Integrating COM IPC into Existing Executables

Friday, October 6, 2017

A few days ago at work, a requirement arouse to create some form of inter-process communication (IPC) between two cooperating processes where the source code for the executables themselves already existed, so such mechanism should integrate into the existing code as easily as possible, while providing bi-directional communication. Several options were brought up, including pipes and sockets. The processes are services and have no UI, so Window messages were not an option. Other ideas included shared memory with notifications using kernel event objects... and then I suggested COM. There was a brief silence and then people started murmuring things like "COM...
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DLL Injection with SetThreadContext

Tuesday, September 5, 2017

There are several techniques available for injecting a DLL into a process. Each has its own strengths and drawbacks. The simplest one uses the CreateRemoteThread function to create a new thread in the target process and point the thread's start function to the the LoadLibrary function, as LoadLibray and a thread's starting function have the same prototype from a binary perspective (both accept a pointer). This method is the easiest to use but also the most visible. Creating a new thread can be "noticed" in several ways, such as with an ETW event. If a driver is present and is hooking...
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Packaging Apps into Single Files

Tuesday, May 9, 2017

One of the hallmarks of easy-to-use tools is simple installation, preferably no installation at all. The classic example is the Sysinternals tools. Each tool is a single executable, self contained, and can be run from anywhere, including network shares and web locations. These tools have no dependencies (except for built-in Windows DLLs), or so it seems. One canonical example is Process Explorer that hides within it two binaries. The first is a kernel driver, used to extract information from the system that cannot be done from user mode (such as reading values of kernel variables), and the other is a 64...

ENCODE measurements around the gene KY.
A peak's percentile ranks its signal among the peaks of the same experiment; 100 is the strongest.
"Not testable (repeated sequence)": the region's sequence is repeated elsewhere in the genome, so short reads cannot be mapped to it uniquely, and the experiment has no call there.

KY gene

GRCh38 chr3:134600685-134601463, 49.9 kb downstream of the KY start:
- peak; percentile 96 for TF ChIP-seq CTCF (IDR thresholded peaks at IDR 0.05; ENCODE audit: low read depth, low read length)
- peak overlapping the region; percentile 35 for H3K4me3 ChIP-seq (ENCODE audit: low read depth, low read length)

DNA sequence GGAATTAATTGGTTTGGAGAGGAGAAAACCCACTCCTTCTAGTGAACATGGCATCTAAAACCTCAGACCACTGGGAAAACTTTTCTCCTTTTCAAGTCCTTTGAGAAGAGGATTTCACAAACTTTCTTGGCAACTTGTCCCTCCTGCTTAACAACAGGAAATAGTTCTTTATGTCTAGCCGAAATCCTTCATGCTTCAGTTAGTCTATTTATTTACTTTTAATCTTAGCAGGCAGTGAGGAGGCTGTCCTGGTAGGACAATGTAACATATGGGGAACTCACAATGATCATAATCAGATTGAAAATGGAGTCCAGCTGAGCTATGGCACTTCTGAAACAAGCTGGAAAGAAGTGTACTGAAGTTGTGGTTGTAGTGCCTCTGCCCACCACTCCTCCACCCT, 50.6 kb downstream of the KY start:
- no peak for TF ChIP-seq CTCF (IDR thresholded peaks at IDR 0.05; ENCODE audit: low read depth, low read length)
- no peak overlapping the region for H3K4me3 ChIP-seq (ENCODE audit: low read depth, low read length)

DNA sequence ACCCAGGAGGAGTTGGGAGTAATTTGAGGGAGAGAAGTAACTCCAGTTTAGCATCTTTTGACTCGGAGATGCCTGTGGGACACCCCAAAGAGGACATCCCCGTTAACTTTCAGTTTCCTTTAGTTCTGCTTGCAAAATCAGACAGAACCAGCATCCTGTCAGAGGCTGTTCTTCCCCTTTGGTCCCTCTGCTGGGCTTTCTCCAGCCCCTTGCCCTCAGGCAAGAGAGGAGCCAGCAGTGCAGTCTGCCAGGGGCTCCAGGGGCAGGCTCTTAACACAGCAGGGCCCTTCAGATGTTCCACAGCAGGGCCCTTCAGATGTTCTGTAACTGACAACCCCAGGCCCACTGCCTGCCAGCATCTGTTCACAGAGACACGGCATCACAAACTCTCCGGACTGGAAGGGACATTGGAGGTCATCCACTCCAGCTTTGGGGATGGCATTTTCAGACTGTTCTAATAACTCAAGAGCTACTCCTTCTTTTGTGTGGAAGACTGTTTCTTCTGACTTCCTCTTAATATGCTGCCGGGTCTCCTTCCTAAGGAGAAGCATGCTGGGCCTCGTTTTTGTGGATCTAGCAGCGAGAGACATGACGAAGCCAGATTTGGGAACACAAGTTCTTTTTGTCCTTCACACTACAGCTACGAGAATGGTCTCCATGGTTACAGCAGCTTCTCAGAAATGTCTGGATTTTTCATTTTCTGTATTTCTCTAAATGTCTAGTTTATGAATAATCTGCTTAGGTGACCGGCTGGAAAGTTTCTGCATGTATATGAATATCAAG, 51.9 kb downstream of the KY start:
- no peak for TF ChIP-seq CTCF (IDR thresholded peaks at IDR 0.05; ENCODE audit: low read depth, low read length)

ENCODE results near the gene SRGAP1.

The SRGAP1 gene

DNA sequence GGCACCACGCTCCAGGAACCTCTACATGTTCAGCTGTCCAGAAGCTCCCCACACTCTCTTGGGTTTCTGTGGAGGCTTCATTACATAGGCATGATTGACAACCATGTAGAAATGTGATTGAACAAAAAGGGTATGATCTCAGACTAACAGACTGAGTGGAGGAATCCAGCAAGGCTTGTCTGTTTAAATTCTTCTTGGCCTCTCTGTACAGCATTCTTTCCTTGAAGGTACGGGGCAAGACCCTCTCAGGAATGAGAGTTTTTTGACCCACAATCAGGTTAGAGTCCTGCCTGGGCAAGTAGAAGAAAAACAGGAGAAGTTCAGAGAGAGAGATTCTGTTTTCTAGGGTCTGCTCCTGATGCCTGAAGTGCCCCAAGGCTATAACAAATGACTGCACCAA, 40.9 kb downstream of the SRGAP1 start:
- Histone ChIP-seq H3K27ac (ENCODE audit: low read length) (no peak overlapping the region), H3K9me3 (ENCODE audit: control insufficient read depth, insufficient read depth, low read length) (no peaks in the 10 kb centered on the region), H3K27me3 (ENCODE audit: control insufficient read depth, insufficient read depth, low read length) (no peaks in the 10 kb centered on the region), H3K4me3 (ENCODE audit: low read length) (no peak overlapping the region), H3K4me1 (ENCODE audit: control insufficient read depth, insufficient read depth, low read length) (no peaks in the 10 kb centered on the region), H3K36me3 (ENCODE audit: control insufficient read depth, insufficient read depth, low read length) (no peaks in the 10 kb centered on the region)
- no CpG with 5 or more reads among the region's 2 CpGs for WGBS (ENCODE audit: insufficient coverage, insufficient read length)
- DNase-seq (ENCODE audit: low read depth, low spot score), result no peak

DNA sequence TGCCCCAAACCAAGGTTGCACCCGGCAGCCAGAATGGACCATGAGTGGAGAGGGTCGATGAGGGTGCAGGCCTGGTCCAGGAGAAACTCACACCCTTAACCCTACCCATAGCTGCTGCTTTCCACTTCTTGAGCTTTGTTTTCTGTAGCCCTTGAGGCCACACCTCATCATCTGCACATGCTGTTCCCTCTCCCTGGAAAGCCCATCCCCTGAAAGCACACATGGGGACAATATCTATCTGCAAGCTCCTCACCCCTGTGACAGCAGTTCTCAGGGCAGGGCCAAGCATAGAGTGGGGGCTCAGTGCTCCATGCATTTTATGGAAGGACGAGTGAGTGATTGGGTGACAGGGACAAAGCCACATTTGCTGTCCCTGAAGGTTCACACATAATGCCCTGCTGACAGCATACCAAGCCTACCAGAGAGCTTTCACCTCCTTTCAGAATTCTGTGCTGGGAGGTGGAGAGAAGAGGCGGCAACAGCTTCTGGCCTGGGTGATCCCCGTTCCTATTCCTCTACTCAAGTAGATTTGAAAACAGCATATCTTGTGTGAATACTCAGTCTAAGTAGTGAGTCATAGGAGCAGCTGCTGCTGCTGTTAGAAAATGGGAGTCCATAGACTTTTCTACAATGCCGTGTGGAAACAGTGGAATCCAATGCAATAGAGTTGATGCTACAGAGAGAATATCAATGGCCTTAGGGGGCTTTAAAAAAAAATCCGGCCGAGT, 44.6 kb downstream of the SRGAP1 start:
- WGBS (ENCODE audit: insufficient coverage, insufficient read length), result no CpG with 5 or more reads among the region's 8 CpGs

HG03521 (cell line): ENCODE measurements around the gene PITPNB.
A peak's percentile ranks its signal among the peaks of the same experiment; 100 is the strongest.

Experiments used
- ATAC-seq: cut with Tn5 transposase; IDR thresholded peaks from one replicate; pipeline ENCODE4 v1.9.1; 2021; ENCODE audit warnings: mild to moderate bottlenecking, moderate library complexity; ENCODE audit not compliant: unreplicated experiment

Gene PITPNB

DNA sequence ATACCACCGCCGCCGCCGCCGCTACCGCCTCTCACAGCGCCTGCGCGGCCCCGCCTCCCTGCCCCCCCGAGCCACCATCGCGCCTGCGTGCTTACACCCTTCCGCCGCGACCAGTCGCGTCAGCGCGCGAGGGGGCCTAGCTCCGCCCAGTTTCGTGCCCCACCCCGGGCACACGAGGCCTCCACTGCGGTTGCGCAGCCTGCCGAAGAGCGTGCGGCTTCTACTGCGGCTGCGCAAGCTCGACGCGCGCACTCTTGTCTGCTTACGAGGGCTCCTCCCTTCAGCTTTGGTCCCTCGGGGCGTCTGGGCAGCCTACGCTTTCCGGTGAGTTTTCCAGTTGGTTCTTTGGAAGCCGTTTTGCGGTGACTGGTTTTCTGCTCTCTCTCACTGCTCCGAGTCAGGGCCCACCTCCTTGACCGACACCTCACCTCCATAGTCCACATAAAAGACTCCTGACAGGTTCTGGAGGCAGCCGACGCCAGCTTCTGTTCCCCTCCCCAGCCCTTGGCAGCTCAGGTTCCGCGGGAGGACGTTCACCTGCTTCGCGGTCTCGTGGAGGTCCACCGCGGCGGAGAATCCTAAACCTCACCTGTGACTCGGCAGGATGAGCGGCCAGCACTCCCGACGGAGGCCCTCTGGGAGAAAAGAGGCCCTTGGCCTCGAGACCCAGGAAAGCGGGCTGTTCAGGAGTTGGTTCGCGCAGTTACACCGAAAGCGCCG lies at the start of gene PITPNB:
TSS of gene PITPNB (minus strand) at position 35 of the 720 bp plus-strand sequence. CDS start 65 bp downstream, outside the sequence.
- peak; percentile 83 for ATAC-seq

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Building a Cross Platform Game with MonoGame – Part 2

Thursday, March 19, 2015

In the first part we’ve seen how to install MonoGame for use with Visual Studio and how to create a new project. We’ve seen some of the boilerplate code created by the project wizard and discussed briefly the game asset file. We are now ready to put our own special stuff into the game. We’ll start by doing some cleanup, as our project has the default spinning cube. I’ve also renamed the Game class from Game1 to InavdersGame and the C# file correspondingly. Open InvadersGame.cs and remove all the code in the Draw method except the Clear call:protected override void Draw(GameTime...
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Building a Cross Platform 2D Game with MonoGame (Part 1)

Thursday, March 12, 2015

Ever since Microsoft ditched the XNA framework (for whatever reason), it didn’t provide any viable alternative for .NET developers. Microsoft attempted to encourage developers to switch to native DirectX to do game development (and other apps that would otherwise benefit from XNA). But DirectX is not a real alternative “out of the box” for .NET (and even C++) developers; DirectX is very low-level, and it’s almost impractical to create a full-fledged game with DirectX directly; DirectX is a great base for game engines. For writing an actual game, developers typically use some framework that sits on top of...
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